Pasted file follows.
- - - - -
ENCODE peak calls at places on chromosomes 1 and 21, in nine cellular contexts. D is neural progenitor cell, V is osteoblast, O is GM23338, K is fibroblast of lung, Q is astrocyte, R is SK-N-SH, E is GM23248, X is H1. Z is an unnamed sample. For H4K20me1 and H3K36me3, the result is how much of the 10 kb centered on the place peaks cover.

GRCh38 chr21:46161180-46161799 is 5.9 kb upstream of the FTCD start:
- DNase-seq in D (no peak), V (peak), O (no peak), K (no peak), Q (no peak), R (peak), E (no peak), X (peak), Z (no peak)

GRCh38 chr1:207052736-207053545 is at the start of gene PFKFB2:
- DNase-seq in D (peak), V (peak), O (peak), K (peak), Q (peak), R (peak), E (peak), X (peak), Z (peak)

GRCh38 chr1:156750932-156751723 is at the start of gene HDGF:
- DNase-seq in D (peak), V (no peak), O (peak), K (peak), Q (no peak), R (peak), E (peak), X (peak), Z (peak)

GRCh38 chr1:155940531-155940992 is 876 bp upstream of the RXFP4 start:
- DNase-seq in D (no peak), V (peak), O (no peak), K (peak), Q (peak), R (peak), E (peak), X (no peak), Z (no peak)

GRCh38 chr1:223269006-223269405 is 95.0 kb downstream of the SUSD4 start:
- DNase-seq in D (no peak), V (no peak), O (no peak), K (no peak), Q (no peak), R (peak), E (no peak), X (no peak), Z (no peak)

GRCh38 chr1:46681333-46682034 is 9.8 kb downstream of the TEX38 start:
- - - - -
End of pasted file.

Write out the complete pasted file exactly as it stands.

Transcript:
ENCODE peak calls at places on chromosomes 1 and 21, in nine cellular contexts. D is neural progenitor cell, V is osteoblast, O is GM23338, K is fibroblast of lung, Q is astrocyte, R is SK-N-SH, E is GM23248, X is H1. Z is an unnamed sample. For H4K20me1 and H3K36me3, the result is how much of the 10 kb centered on the place peaks cover.

GRCh38 chr21:46161180-46161799 is 5.9 kb upstream of the FTCD start:
- DNase-seq in D (no peak), V (peak), O (no peak), K (no peak), Q (no peak), R (peak), E (no peak), X (peak), Z (no peak)

GRCh38 chr1:207052736-207053545 is at the start of gene PFKFB2:
- DNase-seq in D (peak), V (peak), O (peak), K (peak), Q (peak), R (peak), E (peak), X (peak), Z (peak)

GRCh38 chr1:156750932-156751723 is at the start of gene HDGF:
- DNase-seq in D (peak), V (no peak), O (peak), K (peak), Q (no peak), R (peak), E (peak), X (peak), Z (peak)

GRCh38 chr1:155940531-155940992 is 876 bp upstream of the RXFP4 start:
- DNase-seq in D (no peak), V (peak), O (no peak), K (peak), Q (peak), R (peak), E (peak), X (no peak), Z (no peak)

GRCh38 chr1:223269006-223269405 is 95.0 kb downstream of the SUSD4 start:
- DNase-seq in D (no peak), V (no peak), O (no peak), K (no peak), Q (no peak), R (peak), E (no peak), X (no peak), Z (no peak)

GRCh38 chr1:46681333-46682034 is 9.8 kb downstream of the TEX38 start: